Two hospital workers spend FOUR HOURS pinned to MRI machine by metal oxygen tank that was catapulted across room when device’s giant magnet was turned on
- Pair were working at the Tata Memorial Hospital in New Delhi, India
- Porter Sunil Jadhav, 28, carried the large oxygen tank into scan room
- He and technician Swami Ramaiah, 35, became pinned to instrument
- Hospital chiefs launched an investigation over last month’s incident
Two hospital workers spent four hours pinned between a highly magnetic MRI machine and a metal oxygen tank.
The 4ft tank was pulled across the room by the machine’s magnetic field at Tata Memorial Hospital in New Delhi, India, leaving porter Sunil Jadhav and technician Swami Ramaiah seriously injured.
Hospital authorities launched an investigation into the incident, which was reportedly exacerbated when staff found they were unable to demagnetise the machine.
The incident last month was triggered while a patient was being wheeled in for a routine scan in the magnetic resonance imaging (MRI) machine.
The 28-year-old porter was asked to fetch an oxygen mask but thought he was being asked to fetch a whole tank, the Mumbai Mirror reported.
It was drawn across the room, pinning him and the technician to the machine and fracturing his elbow.
The technician, 35, suffered damage to his lower abdomen described in one report as a punctured bladder and severe bleeding.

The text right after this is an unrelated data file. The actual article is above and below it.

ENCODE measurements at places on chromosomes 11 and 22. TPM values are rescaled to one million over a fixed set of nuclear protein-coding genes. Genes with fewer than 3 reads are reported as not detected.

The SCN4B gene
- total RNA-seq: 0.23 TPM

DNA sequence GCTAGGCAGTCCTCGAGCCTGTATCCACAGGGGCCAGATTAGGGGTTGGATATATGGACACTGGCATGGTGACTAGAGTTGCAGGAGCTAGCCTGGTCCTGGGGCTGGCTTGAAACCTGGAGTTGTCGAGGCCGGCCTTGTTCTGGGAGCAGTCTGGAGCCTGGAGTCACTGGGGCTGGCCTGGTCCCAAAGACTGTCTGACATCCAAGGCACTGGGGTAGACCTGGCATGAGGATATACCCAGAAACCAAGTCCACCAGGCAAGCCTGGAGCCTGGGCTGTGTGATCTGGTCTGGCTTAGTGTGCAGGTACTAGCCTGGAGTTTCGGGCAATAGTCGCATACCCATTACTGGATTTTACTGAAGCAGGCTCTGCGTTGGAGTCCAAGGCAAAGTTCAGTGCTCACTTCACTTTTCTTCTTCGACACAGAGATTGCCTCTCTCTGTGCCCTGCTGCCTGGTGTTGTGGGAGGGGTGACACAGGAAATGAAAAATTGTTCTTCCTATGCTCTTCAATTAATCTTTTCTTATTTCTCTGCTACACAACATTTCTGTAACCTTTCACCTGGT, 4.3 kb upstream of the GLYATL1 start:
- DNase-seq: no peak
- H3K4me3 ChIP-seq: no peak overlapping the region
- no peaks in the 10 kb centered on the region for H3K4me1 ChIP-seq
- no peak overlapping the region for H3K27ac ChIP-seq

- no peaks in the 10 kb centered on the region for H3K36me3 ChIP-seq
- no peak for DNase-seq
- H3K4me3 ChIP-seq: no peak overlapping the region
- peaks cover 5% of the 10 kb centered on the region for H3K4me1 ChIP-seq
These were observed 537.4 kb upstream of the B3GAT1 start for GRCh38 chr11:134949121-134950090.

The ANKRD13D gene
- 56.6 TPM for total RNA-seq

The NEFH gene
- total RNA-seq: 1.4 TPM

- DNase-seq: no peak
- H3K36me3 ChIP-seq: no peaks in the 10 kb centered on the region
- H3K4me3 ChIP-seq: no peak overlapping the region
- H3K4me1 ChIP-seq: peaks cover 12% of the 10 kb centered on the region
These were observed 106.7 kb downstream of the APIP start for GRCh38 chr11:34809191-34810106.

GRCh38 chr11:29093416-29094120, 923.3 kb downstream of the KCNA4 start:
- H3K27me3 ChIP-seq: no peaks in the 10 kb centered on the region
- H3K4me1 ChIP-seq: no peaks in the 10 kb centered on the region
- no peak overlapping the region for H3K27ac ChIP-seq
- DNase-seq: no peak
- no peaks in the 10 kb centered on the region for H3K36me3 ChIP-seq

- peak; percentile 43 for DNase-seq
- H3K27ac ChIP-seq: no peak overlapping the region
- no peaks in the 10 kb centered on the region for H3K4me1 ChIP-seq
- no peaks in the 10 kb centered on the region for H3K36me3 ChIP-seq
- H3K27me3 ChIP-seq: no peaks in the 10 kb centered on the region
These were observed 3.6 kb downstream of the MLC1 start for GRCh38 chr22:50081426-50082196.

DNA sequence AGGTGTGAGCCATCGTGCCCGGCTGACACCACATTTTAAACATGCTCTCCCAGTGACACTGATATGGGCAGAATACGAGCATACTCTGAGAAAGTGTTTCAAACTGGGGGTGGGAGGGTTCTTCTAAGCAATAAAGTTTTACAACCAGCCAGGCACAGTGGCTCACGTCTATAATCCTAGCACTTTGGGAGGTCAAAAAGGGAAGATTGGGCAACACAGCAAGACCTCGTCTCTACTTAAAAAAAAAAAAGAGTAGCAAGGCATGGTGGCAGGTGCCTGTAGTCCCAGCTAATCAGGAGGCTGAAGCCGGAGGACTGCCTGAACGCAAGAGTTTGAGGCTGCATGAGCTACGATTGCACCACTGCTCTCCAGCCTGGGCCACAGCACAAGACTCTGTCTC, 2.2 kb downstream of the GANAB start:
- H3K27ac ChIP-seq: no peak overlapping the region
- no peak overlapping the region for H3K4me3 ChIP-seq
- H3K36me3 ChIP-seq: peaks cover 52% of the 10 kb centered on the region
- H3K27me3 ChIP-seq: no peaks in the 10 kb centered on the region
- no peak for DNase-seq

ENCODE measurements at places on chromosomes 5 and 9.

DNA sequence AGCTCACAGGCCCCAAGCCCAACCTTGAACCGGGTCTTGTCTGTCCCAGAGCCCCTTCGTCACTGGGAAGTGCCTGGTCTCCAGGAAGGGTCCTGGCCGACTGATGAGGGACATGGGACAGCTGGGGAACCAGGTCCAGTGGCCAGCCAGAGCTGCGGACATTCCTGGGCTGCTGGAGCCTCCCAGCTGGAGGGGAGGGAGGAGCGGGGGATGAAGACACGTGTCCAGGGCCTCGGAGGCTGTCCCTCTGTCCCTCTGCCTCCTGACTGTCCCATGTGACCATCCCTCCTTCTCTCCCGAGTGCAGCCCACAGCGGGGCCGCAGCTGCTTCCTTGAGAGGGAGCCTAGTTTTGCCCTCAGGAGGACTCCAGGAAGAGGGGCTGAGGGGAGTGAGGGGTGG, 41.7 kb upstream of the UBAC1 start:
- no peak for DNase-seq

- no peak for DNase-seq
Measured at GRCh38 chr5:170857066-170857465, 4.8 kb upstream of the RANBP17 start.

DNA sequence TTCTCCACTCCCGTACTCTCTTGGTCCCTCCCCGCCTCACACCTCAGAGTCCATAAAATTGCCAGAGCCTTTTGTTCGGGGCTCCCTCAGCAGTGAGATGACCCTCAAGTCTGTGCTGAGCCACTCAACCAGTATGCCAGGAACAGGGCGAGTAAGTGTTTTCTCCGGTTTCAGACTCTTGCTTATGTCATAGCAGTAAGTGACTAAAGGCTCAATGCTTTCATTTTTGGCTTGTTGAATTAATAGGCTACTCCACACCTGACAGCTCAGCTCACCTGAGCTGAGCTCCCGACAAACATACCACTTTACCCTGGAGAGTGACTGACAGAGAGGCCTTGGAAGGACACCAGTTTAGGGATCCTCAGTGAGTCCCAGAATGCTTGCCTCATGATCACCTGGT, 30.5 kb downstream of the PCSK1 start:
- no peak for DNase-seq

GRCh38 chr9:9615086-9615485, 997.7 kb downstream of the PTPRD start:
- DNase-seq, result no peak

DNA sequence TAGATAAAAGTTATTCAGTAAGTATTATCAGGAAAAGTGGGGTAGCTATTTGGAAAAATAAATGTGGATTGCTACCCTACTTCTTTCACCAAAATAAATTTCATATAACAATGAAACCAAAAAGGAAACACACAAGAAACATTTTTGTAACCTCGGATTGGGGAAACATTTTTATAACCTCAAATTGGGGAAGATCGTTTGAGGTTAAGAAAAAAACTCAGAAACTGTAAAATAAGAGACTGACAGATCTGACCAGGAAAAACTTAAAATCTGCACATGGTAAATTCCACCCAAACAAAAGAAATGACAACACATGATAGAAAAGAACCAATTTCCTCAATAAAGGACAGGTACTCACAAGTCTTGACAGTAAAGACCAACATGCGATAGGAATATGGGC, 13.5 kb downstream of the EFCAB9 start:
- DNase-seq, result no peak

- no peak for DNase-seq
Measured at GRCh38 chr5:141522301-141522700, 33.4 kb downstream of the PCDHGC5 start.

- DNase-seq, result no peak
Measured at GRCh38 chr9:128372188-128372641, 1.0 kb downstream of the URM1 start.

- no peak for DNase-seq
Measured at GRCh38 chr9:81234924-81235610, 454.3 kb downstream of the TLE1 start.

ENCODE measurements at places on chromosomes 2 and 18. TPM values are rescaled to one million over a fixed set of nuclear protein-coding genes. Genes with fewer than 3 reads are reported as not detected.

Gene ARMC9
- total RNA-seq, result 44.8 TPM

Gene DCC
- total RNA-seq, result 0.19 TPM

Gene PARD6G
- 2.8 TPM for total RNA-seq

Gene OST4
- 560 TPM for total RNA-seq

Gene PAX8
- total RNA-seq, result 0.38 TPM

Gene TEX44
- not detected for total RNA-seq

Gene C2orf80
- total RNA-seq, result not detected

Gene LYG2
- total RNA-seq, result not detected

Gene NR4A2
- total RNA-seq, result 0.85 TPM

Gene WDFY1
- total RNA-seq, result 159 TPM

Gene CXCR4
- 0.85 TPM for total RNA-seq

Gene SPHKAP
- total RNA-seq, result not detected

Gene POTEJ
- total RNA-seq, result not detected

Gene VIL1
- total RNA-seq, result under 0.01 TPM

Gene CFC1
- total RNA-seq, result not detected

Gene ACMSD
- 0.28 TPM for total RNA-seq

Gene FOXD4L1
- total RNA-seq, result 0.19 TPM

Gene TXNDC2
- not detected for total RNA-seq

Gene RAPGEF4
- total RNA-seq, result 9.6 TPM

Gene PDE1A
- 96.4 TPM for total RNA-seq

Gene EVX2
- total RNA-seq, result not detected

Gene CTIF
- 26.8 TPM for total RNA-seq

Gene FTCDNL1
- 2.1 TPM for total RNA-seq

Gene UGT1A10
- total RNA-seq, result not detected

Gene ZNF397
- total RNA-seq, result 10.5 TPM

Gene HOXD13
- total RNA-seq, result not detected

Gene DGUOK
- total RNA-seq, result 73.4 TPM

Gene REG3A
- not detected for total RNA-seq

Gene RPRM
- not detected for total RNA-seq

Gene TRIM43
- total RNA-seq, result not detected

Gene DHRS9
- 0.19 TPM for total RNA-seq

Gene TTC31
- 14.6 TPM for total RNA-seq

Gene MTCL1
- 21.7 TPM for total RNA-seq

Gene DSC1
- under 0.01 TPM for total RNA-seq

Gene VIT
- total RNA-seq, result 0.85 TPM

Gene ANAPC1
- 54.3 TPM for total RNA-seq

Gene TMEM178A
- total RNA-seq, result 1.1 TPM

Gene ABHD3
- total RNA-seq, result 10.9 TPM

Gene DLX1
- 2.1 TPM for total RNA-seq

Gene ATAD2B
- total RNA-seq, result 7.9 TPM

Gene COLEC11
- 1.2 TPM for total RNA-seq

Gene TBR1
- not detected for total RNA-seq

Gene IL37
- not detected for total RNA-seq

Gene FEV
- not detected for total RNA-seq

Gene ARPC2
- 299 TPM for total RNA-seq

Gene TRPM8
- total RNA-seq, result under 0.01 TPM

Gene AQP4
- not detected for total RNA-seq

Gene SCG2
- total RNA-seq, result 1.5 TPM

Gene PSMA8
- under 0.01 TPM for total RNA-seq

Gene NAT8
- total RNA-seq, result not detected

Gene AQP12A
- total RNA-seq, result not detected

Normally the incident could have been over within seconds, but the machine’s emergency shut-off switch failed to work, hospital authorities said.
That meant the men were trapped for four hours, during which both fell unconscious and were treated for their injuries while still pinned to the machine.
A team of rescuers was called and at one point 20 people tried to pull the cylinder out with a rope they had attached to the end, according to local reports.
Eventually, they were rescued after a technician from manufacturer General Electric managed to deactivate the magnetic field, a hospital spokesman said.
Hospital deputy director Dr Sudeep Gupta said in a press statement: ‘We are taking up the issue of the equipment malfunction with General Electric in an appropriate manner.
‘One of the men has suffered a fracture in elbow and has been operated on. The other suffered muscular injury to the lower limbs and will take a few weeks to recover.’
Later reports suggested the switch had been disabled so it could only be operated by GE employees.
A GE spokesman declined to confirm or deny that claim, but said: ‘At this time, we are not aware of any systemic safety concerns with the GE MRI currently in the installed base – this was a unique incident.
‘Wipro GE Healthcare provides extensive training on usage of MRI equipment to ensure safety of patients and hospital staff… and is taking this matter seriously.’
MRI scanners use powerful magnetic fields to manipulate protons in the water molecules which make up much of the human body.
Radio-frequency waves are then directed at the patient to determine the position of the protons and how they have ‘lined up’ under the magnetic field, building up a detailed picture of different types of tissue in the body.
The magnetic fields needed are so strong that MRI scanners always bear explicit warnings that they should not be kept near any metal objects, even paperclips.
MRI scanners tend to have a magnetic strength of between 1.5 and 3 Tesla – compared to just 0.005 Tesla for a fridge magnet.